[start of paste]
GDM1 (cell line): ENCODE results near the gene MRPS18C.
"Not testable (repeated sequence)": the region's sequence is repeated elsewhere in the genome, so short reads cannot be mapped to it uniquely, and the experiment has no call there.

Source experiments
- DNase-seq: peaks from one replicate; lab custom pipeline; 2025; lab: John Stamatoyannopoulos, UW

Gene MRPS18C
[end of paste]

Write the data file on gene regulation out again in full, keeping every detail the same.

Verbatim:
GDM1 (cell line): ENCODE results near the gene MRPS18C.
"Not testable (repeated sequence)": the region's sequence is repeated elsewhere in the genome, so short reads cannot be mapped to it uniquely, and the experiment has no call there.

Source experiments
- DNase-seq: peaks from one replicate; lab custom pipeline; 2025; lab: John Stamatoyannopoulos, UW

Gene MRPS18C